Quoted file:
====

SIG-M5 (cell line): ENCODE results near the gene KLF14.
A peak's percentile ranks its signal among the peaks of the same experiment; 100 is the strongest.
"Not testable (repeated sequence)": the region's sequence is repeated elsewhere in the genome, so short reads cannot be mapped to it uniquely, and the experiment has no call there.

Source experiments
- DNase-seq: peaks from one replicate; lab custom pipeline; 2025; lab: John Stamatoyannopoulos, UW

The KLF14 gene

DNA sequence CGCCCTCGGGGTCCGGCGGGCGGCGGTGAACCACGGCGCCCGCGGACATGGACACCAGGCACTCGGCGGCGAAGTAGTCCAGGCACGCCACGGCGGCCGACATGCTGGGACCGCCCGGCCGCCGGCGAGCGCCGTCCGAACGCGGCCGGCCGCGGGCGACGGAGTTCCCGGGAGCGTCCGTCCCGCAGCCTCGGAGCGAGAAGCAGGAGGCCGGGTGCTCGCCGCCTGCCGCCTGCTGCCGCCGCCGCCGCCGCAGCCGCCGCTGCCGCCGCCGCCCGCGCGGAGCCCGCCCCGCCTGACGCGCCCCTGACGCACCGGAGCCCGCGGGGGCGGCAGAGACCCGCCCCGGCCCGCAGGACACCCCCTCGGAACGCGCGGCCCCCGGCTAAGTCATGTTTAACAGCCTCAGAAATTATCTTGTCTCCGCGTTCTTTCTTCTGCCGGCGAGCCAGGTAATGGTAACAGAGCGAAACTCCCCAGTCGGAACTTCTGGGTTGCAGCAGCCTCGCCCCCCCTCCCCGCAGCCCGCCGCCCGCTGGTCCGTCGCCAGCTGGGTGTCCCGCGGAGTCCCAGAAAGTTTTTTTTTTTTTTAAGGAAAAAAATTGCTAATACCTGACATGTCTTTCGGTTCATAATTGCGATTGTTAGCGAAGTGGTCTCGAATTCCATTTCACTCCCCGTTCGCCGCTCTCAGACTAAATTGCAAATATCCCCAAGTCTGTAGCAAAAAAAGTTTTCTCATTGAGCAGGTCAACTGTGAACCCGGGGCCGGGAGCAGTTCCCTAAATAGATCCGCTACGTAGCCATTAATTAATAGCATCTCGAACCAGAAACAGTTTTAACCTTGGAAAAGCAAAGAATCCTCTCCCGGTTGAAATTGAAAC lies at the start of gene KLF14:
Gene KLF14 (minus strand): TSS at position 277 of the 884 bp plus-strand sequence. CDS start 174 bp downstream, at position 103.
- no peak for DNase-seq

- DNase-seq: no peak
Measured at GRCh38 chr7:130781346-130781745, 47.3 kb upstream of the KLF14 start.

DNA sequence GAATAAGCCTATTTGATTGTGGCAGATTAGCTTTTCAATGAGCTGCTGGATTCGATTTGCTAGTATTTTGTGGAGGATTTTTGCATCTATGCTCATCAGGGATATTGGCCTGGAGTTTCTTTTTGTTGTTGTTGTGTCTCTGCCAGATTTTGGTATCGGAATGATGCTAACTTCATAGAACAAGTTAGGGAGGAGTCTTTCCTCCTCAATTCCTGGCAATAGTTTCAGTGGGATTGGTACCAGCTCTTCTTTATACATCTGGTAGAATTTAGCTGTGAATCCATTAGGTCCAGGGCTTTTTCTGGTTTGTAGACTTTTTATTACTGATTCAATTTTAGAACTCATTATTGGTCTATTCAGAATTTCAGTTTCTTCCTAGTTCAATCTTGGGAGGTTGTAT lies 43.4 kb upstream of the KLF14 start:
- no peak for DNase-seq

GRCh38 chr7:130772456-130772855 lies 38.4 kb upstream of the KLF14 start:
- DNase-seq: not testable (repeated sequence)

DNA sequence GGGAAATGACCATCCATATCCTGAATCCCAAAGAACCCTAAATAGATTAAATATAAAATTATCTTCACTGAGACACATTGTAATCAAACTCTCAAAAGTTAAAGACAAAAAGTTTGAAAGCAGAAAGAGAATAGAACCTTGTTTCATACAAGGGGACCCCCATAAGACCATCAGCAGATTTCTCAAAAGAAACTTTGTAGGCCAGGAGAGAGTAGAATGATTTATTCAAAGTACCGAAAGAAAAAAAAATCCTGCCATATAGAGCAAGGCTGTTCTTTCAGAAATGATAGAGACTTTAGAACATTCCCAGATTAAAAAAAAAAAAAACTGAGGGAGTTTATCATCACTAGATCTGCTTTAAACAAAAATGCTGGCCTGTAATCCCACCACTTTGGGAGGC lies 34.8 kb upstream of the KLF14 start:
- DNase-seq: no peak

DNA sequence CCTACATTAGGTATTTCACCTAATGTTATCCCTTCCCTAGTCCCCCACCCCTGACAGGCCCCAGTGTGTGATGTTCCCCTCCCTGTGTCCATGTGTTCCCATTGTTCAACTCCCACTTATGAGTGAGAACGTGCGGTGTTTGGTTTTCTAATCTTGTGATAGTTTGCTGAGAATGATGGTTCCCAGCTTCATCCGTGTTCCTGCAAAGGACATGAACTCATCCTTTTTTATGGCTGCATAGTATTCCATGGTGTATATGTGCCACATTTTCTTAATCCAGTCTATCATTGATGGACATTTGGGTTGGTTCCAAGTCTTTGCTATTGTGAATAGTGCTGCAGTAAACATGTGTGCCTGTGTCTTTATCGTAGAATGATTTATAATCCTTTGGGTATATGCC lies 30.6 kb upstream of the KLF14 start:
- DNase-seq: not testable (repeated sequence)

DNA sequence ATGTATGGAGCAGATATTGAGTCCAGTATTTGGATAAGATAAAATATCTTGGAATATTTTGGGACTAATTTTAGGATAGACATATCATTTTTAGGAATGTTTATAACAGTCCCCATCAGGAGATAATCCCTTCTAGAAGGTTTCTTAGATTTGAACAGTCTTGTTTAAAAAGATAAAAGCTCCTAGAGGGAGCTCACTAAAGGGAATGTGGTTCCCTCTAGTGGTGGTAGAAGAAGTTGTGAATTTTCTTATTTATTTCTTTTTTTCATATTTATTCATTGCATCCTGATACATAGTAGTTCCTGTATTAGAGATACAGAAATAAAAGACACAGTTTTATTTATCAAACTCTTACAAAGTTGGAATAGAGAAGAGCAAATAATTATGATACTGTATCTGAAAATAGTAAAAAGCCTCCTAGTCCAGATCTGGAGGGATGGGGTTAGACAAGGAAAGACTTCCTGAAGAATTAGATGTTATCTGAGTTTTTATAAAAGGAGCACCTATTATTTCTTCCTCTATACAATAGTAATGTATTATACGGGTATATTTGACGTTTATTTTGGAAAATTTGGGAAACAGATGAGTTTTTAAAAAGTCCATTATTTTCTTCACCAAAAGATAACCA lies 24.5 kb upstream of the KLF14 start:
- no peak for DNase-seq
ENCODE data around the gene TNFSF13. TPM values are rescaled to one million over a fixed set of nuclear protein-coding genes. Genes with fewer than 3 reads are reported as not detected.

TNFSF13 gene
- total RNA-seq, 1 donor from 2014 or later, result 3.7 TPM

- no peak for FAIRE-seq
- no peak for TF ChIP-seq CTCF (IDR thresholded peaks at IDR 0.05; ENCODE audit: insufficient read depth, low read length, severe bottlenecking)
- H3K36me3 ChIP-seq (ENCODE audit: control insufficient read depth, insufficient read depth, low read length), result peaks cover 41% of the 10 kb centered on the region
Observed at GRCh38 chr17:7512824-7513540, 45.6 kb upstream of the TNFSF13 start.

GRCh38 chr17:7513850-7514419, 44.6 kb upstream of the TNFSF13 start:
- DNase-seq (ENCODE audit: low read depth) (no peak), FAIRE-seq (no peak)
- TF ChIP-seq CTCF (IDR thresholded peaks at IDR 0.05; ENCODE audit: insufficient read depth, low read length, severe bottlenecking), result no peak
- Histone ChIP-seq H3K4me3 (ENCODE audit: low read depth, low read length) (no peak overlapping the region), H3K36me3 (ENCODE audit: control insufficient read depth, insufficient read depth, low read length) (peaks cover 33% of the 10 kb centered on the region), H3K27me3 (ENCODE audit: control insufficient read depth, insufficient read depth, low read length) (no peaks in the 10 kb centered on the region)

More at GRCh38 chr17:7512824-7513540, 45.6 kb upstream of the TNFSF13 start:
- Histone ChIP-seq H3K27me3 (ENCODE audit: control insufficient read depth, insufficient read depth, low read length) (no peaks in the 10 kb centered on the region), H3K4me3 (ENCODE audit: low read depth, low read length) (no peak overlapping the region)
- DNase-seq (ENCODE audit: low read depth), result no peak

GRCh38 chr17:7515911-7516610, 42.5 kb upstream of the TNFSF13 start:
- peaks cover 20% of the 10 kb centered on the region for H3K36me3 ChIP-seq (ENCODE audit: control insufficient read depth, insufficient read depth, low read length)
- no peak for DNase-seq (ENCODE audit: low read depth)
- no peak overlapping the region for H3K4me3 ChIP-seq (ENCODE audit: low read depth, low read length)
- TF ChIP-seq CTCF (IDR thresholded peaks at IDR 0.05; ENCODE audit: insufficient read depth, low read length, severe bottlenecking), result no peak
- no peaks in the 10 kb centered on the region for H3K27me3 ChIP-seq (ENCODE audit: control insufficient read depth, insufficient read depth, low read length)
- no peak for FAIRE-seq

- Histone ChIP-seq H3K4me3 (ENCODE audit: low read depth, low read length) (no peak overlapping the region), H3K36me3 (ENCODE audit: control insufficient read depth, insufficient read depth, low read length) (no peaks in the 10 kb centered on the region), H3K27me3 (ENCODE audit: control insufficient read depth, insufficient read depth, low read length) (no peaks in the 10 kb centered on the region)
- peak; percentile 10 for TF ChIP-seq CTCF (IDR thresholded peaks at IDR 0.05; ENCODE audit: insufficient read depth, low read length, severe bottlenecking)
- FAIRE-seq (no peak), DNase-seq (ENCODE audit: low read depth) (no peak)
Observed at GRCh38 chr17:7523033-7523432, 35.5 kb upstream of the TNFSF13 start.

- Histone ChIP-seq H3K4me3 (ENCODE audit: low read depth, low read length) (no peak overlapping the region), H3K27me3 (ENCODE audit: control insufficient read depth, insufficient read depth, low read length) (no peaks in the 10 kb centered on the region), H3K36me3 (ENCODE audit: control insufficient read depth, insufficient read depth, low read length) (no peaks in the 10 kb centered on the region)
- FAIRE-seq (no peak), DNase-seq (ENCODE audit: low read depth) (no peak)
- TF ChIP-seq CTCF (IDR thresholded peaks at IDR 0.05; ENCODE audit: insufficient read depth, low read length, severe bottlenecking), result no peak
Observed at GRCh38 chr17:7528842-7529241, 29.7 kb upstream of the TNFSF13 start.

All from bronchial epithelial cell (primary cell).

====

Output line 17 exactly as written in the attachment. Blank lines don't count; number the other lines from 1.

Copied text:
- DNase-seq: no peak